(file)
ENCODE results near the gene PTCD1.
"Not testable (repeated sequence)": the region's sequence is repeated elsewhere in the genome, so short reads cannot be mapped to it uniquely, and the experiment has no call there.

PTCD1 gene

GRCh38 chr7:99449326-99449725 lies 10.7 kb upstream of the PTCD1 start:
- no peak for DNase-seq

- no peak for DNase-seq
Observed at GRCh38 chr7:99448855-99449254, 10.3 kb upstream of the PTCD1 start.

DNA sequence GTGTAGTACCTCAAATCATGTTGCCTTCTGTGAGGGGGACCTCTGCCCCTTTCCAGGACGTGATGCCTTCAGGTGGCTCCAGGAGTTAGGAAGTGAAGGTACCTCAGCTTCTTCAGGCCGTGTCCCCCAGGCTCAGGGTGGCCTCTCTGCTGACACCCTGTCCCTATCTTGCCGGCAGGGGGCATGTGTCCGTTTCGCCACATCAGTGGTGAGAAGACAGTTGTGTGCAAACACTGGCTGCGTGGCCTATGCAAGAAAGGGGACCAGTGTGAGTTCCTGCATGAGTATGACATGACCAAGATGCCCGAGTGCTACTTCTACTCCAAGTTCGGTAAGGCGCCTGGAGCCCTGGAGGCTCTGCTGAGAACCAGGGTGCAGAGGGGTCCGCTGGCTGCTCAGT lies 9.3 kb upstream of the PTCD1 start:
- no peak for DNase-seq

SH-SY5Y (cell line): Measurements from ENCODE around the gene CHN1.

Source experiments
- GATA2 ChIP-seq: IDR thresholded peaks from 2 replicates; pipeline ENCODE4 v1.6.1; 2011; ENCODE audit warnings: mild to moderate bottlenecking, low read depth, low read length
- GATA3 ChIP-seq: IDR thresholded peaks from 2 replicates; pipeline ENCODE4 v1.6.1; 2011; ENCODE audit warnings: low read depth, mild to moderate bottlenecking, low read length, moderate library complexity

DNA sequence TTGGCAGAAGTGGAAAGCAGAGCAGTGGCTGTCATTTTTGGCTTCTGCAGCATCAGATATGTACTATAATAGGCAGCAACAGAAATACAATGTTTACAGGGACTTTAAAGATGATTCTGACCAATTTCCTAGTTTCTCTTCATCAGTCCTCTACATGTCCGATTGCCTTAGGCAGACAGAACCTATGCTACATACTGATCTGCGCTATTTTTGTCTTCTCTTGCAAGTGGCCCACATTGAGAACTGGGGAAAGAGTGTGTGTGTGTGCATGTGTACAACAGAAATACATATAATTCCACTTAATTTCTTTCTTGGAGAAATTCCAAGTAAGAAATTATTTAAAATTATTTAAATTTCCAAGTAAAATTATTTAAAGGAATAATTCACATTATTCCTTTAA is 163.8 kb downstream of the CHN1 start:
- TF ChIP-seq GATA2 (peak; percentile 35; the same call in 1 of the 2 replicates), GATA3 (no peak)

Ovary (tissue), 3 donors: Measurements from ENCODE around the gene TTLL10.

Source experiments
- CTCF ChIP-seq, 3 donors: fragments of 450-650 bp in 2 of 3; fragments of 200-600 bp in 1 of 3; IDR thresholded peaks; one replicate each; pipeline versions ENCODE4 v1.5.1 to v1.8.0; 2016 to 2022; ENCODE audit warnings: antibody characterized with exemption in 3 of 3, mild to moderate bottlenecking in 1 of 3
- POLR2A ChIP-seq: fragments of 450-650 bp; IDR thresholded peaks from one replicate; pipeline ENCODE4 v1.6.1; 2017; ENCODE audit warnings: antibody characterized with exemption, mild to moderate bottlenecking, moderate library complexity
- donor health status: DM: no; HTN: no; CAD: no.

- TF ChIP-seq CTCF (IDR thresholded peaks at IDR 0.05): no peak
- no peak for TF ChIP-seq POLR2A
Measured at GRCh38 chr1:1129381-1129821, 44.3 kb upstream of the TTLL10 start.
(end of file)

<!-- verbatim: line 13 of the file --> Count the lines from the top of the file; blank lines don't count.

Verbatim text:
- GATA3 ChIP-seq: IDR thresholded peaks from 2 replicates; pipeline ENCODE4 v1.6.1; 2011; ENCODE audit warnings: low read depth, mild to moderate bottlenecking, low read length, moderate library complexity